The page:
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Re: flippin stalk knives

Plowmaster it takes at least a hour per row. Some people do it but, from where I stand to go though that much work I would put on new. Not to be a parts seller. If you dont' mind taking the time its OK. the only thing to remember is to shim the front & the holes in the Knives are solted so you might have to do adjusting after you flip Knives around. TAKES TIME for it to do a good job. You even some times have to do it when you put on new Nkives. Hope it helps.
 

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Re: flippin stalk knives

I would say for two guys it would take at least an hour to flip flop the knives. Though one of the mechanics at our CIH dealer said he & the farmer did an 8 row head in 4 hrs.

It will take two guys if you are doing it with the head still on the combine. Guy underneath need to wear google because he is going to get a facefull of crap falling in his face.

If all your rows are in time you should be able to do all the rows at the same time. If you have a row out of time you will have to do it seperately.

Just remember that for each row you will have to turn it 4 times unless you take the stripper plates off. Removing the stripper plates you should be able to do 4 knives at once (2 on top & 2 on the bottom).

We flip flop ours after 2 yrs use so we get 4 yrs out of a set (about 5,500acres total use). Best way to do it is to bring the head into the shop & flip it up on it's back. That way one man can do it standing up. Sure keeps the crap out of your face and a whole lot easier.
 

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Re: flippin stalk knives

Quote:we bought this head new in 98, run from 1500 to 2000 acres thru it a year since. guess im due for a little head maint. costs about 100 bucks a row thru shoup. i may just give them the flippy as im sure the head will be traded before they get as dull as they are now. thanks for the tip boog, but how did you roll the head back in the shop? forklift?

FARM ON!


You have not changed knives since the head was new? Dang, talk about getting your money's worth. Ours is a '99 and we put our 2nd new set on before start of harvest this last fall.

As for flipping the head on it's back we used a JD 4020 & 148 loader. Make a bracket , 2 prefferably, and bolt to the underside of the bottom stalk roll plate (there are bolt holes at the very front. Our head is a 1083 & we used 2 though when we had a 1063 we only used 1. I recommend removing the snouts, service tech said not to but I have seen them flip backwards & bend. Next we brought the loader over the head from the backside & rain chains from ech corner of the bucket to the brackets bolted under the front of the rolls. Lift up & slowly back the tractor up till you have the head standing up. Next we put pieces of railroad ties under the outer sides if the head (that stick out toward the back) and let the head down on these . Finally we ran a couple 4x4 wood posts from the base of the poles of of shop on an angle & wedged them against the head about 3' up to give it additional support. It will sit without the front braces but I didn't want to take a chance of something hitting the head and knocking it over, especially if someone was working on it at the time. You now have it in position to work on the underneath side of the head while standing up. BTW, the top & bottom knife bolts go thru 2 knives, middle ones thread into the stalk roll. When you go to set the knife clearances you want them as close as possible without ticking. There's a trick to getting them set but once you get the hang of it it's fairly simple. Just remember you can't tighten the top & bottom bolts till you have both those knives set.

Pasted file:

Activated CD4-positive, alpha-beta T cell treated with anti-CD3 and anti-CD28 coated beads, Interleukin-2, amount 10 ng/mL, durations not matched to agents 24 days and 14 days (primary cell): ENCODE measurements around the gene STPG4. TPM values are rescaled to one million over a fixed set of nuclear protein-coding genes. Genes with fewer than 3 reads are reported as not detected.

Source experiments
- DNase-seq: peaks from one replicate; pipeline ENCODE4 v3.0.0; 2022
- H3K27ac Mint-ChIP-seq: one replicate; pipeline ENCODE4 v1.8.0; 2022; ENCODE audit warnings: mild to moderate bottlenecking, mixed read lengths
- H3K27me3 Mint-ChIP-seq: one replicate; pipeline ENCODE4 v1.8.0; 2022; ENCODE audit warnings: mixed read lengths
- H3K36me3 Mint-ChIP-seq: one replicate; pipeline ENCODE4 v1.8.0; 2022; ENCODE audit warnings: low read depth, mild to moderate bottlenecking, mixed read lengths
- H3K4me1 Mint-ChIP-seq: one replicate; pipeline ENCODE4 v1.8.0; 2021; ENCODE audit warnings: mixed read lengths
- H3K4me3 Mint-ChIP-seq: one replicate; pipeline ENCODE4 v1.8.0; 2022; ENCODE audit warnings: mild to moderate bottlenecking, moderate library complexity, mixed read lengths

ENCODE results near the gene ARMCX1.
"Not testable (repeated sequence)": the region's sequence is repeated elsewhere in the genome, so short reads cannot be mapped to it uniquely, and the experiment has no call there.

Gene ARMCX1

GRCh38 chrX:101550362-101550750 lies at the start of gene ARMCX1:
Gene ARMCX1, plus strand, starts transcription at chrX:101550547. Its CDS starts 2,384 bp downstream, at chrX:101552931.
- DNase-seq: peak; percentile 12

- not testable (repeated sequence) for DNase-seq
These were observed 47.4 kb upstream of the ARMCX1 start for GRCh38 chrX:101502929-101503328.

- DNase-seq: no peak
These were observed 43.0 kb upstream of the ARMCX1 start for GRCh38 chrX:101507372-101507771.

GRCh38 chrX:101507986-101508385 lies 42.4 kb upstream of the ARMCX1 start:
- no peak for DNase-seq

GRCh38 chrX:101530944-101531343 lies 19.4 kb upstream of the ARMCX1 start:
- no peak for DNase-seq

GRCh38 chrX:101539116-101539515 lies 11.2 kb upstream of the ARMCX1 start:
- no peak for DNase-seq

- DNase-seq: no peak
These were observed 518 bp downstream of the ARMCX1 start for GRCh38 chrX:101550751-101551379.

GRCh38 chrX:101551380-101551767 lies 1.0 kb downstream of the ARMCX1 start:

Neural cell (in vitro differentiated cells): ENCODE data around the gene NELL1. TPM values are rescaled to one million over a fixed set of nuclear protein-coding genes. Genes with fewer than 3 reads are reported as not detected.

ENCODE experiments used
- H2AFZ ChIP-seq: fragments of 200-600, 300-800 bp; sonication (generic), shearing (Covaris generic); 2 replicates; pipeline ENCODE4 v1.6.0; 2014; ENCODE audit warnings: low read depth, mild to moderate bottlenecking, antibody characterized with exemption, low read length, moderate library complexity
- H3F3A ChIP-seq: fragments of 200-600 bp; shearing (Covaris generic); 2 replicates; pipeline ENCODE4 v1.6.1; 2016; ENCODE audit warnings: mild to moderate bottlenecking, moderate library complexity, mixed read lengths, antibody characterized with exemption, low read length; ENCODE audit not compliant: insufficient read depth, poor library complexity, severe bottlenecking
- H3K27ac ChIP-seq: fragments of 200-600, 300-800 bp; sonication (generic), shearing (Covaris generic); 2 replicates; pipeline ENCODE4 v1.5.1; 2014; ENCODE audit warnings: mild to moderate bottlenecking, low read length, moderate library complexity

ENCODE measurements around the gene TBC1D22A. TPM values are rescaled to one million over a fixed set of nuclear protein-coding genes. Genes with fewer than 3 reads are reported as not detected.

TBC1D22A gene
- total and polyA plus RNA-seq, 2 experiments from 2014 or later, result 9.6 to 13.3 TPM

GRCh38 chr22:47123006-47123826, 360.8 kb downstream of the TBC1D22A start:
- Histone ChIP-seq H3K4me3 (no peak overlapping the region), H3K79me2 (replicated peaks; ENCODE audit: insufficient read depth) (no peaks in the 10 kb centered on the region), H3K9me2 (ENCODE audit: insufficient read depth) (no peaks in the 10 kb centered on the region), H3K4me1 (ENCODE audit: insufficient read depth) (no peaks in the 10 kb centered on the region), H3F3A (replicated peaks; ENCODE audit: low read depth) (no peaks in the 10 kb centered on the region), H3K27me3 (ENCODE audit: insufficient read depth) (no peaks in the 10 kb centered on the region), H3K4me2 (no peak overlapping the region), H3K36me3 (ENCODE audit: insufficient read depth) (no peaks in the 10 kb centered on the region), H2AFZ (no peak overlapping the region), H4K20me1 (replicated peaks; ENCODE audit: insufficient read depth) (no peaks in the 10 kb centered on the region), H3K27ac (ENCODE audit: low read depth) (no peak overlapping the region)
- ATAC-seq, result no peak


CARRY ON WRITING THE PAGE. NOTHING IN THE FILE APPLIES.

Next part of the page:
I find the knives are easier to change with the stripper plates off. With them off one guy can change the knives pretty easily. Also that gives you a chance to check the stripper plates for wear. I'm betting that if they are original you will want to put new ones on.

Good luck
 

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Re: flippin stalk knives

I forgot mention resetting the weed knifes. Does your head have both the upper & lower weed knives? Ours only has the bottom. Haven't had a head with upper knives for close to 20 years.

On the deck plates, where we saw the most wear was starting about 4" above the bottom end. They will start to cup there. Once you get them off sight down them, you will see the wear.

One other thing I forgot. You will most likely need to to replace the little triangular plate at the top between the stalk rolls, can't remember what it is called. New ones weld on. WE haven't had to replace them yet on the 1083 but did have to on the 1063 we had. Don't know if it is the correct way but we just welded them on over what was left of the old ones. Made the deck plates a little hard to slide but that was all.

BTW, I have shelled corn in Jan. & agree it is no fun, especially when there is snow. :~( Have you froze the sieves up yet?
 
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